Rainer looks so much more confident and relaxed as compared to the last time I saw him for an interview in the Bay Area, in March in Crissy Fields near the Golden Gate Bridge. It was rather windy and cold, as the weather tends to be in San Francisco. But at least it’s always very predictable and there is an abundance of information to tell if it’s going to be foggy, rainy or windy.

However, human-made disasters, like something that happened after the BP oil platform exploded and sank in the Gulf of Mexico a few years ago, are harder to predict.

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“Each of these oil platforms collects terabytes of data every day and petabytes in a year (which is more than all the pictures on Facebook combined – Editor),” Rainer says, explaining that the problem was not so much in the lack of data but how the oil driller managed the data. The damage could have been much less severe had BP had better integrated data administration. To speak in more understandable terms: the rescue ships were sent out to collect the spilled oil based on the data they received from satellites not considering the fact that there was a considerable time lapse and by the time the ships got there the current had changed and the spilled oil was no longer there. It also took much longer than anticipated to literally put a cap on the spill. As a result an estimated 4.9 million barrels of oil leaked into the Gulf during those 87 days making it the worst oil spill in US history.

Oil producers are the main target group Planet OS is currently offering its services to, since they are the most comprehensive users of sensory data. This is also the reason why the company has two people based in Houston and why Rainer has to travel to Texas more often than you’d expect from a regular Silicon Valley entrepreneur.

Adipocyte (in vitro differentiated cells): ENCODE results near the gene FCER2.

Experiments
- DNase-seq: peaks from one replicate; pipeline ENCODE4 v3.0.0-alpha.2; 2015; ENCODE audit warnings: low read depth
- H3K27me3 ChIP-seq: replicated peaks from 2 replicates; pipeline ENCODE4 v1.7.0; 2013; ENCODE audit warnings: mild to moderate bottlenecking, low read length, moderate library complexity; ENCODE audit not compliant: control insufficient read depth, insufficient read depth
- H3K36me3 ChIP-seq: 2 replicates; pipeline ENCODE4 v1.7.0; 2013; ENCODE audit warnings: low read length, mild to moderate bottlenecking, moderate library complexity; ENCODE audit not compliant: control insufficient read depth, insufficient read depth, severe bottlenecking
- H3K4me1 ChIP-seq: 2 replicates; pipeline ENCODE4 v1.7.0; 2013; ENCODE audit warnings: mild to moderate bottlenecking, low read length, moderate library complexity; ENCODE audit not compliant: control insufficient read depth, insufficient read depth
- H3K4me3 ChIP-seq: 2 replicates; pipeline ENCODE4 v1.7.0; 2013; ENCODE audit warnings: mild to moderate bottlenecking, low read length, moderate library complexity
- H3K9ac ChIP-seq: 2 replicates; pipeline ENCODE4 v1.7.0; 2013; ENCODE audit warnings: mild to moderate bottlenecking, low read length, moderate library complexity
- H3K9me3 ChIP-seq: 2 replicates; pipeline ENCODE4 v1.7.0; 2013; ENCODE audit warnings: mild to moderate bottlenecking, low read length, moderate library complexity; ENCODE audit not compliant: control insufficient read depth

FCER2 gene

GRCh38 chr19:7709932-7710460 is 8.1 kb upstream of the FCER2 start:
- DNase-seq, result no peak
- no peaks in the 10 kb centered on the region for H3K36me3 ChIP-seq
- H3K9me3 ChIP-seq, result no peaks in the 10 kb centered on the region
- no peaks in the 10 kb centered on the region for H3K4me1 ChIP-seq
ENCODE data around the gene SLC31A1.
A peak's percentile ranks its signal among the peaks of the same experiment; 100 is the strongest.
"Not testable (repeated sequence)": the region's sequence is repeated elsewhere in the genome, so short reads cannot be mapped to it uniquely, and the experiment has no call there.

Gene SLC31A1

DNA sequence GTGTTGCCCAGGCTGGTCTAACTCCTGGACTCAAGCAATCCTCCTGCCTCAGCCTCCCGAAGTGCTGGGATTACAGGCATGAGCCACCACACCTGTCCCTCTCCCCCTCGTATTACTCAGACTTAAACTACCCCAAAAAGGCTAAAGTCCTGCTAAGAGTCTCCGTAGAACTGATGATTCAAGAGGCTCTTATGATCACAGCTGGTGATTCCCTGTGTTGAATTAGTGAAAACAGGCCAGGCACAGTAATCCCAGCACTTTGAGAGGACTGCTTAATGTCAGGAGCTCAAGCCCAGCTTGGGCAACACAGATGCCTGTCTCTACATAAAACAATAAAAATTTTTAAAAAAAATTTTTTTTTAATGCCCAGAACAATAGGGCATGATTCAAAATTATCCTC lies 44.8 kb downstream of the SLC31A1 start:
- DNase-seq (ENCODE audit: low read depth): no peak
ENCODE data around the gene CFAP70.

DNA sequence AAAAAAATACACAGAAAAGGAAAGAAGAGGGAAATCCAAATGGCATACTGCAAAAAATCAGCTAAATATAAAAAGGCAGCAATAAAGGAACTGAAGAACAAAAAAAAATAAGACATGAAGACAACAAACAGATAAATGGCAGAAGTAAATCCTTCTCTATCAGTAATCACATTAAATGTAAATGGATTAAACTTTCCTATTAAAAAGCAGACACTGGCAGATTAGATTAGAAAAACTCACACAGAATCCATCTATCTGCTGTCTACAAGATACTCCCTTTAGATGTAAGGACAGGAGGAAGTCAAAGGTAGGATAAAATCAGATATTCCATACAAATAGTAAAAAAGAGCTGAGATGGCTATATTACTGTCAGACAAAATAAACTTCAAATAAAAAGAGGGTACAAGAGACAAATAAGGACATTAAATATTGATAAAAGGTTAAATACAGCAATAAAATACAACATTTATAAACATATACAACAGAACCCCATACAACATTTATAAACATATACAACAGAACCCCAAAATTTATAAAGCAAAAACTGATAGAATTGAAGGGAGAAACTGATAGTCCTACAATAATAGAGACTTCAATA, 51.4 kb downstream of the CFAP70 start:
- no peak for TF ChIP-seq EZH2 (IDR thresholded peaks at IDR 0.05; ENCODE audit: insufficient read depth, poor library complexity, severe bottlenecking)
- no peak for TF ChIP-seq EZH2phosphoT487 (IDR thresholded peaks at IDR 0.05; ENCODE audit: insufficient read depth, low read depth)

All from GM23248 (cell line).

To be closer to potential customers and also bigger talent pool is the main reason why Rainer moved his family to California two years ago.

“There are plenty of data science and B2B-software talent here and they have more experience with large volumes of data.”

Location Two: Tokyo, Japan

Just a few weeks earlier Rainer was a guest speaker at the Nikkei Big Data Conference in Tokyo. He obviously connected to the audience who listened in grave silence the whole 30 minutes he talked about the (r)evolution in dig data and sensor networks.

That was his second time in Japan this year and many more similar visits are probably on the way: “This is where our potential customers are.”

Although anyone taking regular flights across oceans and time zones would agree such travelling is no picnic, Rainer does not mind going to Japan every now and then. He confesses that the Japanese culture and traditions resonate well with his personal beliefs.

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Before having kids, Rainer and his then newly-wed wife Anu, also a young entrepreneur, took a trip to Japan, backpacking most of the Western and Southern parts of the country. In addition to the more traditional Kyoto, Nara and Hiroshima they covered areas from Nagoya to Ibusuki and climbed Mount Aso, the largest active volcano on Kyushu island. Besides admiring the sheer beauty of the nature, they were also blown away by the Japanese work ethic and discipline visiting a Toyota plant. One day they would want go back with the whole family to see Hokkaido, too.

Speaking of Japan, one could hardly not think about the food. As Rainer considers himself to be a health foodie and taking a systemic approach – like in anything else he does – he could talk for hours about the possible effects of nutrients on human body. Whenever in Tokyo, he likes to explore the tiny eateries in the murkiest parts of the city. While in the Bay Area, he also indulges in Japanese dishes like soba and sushi. Yet he would steer clear of the main delicacy in Japanese cuisine, the Pacific tuna. Not just because of the Fukushima nuclear plant disaster, but he has just seen enough evidence that tuna is the most contaminated fish in the ocean. In fact, he would also not touch Kobe beef as has not been eating any meat since the end of 2010.

Location Three: Tallinn, Estonia